Album 3: Early Writing and Teaching Years

 

This is my press card from Catalina High School in Tucson, Arizona. By high school, I wanted nothing more than to be a writer. I thought the best way to achieve this was to become a journalist. So I took journalism courses and began writing for the CHS newspaper. I wrote a humor column for the newspaper in my sophomore year, though it wasn't very funny. But it gave me experience in writing for deadline. By the time I graduated from high school, I wasn't sure I wanted to be a journalist anymore. I just wanted to write books.


 

 

I surprised myself (though not some of my high school teachers) and became a teacher. Here, in 1972, I was teaching classes of English and French to juniors and seniors in Michigan. My students easily noted that I had a "metal mouth" at the time to correct an overbite. They enjoyed ribbing me (of course). Part of my duties as a high school teacher was to direct the school play. Here I am in a very wide tie (and the next best thing to a leisure suit) directing students for a production of Cheaper by the Dozen.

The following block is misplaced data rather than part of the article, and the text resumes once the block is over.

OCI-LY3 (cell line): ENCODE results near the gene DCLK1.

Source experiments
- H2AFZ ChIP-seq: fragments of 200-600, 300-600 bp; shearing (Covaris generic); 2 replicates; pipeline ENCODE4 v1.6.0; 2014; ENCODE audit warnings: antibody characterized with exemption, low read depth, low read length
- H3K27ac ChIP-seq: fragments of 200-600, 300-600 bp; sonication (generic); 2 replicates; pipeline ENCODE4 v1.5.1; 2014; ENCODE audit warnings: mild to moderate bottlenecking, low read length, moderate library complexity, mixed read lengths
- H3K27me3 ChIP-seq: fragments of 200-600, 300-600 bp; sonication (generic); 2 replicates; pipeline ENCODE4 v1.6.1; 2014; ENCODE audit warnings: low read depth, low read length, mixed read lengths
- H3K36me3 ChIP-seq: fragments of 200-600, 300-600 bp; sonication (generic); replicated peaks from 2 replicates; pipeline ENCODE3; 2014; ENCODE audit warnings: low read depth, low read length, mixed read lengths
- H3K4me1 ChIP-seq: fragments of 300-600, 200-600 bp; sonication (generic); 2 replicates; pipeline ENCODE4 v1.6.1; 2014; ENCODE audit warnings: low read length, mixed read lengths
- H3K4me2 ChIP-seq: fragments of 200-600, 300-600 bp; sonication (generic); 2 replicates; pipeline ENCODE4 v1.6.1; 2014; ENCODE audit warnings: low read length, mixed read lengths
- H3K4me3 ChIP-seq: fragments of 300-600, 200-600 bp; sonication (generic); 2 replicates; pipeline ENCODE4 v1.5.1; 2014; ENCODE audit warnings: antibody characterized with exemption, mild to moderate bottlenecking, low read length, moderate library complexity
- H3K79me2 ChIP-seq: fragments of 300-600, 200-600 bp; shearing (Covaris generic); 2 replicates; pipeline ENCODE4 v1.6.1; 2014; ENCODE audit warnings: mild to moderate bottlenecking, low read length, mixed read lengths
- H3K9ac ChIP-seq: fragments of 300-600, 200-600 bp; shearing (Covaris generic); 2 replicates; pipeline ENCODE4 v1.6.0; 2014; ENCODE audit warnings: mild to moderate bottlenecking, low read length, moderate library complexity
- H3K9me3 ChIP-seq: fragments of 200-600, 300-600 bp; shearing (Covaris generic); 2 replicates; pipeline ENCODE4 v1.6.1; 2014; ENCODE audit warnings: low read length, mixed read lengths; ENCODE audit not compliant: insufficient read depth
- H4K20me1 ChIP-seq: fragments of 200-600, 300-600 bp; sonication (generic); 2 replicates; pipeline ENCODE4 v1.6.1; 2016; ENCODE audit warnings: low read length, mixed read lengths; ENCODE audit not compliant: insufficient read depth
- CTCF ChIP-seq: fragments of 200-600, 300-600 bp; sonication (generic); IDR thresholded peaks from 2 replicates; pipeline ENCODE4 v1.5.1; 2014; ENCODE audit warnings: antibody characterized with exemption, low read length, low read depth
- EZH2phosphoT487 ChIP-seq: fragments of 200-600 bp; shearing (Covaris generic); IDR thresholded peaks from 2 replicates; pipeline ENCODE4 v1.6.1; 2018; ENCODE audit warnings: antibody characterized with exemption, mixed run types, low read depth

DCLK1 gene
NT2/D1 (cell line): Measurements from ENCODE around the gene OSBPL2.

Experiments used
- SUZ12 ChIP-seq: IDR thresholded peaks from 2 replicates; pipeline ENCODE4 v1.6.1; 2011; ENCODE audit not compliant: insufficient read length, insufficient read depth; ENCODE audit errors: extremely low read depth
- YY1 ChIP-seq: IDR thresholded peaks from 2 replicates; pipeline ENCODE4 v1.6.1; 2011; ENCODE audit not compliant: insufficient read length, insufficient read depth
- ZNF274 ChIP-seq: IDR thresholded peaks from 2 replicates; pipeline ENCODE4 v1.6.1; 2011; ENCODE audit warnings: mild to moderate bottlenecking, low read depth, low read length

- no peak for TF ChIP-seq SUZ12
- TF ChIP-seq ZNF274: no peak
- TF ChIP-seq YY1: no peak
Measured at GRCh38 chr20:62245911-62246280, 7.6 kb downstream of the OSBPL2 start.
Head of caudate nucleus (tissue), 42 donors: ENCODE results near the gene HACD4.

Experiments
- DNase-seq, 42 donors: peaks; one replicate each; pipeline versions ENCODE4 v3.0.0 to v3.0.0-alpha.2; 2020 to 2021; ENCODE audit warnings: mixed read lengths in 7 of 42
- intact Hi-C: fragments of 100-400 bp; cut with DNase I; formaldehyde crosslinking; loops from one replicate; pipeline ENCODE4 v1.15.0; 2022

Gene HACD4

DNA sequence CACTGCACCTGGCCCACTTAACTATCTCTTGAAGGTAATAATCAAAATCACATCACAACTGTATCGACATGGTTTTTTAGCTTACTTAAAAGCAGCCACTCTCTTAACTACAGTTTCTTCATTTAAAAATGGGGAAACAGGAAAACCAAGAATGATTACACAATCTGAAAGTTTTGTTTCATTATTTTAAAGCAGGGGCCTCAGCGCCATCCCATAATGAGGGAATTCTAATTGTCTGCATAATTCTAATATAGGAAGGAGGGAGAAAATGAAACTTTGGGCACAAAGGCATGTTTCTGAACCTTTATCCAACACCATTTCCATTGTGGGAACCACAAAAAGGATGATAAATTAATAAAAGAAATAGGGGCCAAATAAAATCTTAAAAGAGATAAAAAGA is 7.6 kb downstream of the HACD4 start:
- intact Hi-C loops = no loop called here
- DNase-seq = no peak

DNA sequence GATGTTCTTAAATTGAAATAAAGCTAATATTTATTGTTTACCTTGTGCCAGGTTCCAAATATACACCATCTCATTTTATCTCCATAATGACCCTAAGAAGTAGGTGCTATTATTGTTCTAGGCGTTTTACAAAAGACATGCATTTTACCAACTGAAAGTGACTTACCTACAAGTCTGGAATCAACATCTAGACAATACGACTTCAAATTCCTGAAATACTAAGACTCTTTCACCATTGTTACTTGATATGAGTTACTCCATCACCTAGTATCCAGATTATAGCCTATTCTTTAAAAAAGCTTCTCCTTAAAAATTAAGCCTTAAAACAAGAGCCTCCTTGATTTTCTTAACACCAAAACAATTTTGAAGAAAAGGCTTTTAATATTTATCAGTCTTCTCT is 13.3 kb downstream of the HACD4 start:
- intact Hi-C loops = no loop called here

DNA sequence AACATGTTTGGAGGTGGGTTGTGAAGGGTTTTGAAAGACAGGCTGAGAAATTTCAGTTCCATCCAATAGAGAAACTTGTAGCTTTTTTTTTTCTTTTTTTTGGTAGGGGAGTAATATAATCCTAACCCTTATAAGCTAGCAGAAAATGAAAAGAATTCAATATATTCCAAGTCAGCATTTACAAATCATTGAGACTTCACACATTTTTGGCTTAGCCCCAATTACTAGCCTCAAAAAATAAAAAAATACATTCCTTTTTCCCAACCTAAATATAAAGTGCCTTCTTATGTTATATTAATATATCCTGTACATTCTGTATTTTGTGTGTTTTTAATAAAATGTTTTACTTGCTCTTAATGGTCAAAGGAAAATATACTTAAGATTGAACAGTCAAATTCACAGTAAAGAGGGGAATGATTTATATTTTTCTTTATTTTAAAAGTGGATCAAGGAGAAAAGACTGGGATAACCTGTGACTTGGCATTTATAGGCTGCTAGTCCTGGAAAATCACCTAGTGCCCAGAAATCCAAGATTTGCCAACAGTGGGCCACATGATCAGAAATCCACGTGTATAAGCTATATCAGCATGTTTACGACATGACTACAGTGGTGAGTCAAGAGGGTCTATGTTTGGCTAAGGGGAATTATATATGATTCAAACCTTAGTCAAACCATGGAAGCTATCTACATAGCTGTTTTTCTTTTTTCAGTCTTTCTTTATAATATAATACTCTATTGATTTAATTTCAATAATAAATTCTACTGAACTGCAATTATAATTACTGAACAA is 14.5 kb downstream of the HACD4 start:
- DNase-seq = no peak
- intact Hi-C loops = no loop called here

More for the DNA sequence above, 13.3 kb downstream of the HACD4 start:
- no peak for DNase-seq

After three years of teaching high school, I began work on my master's degree and started teaching reading and study skills to college students. Here I am at my first job at the now-defunct Detroit Institute of Technology.


 

 

In 1984 I got my first computer (an Apple IIe) and a daisy wheel printer and began to work on my first manuscripts. In graduate school at the University of Michigan, I had won a Hopwood Award for writing, but I wanted nothing more than to be a published author. In 1988 my first two books (How to Find a Ghost and Frog Eyes Loves Pig) were published.

I kept writing books and began to make school visits. From 1988 until now, I have published some twenty-five books. Of course, I wrote others that weren't published. That may come as a surprise, but every writer seems to have a drawer or two of unpublished work.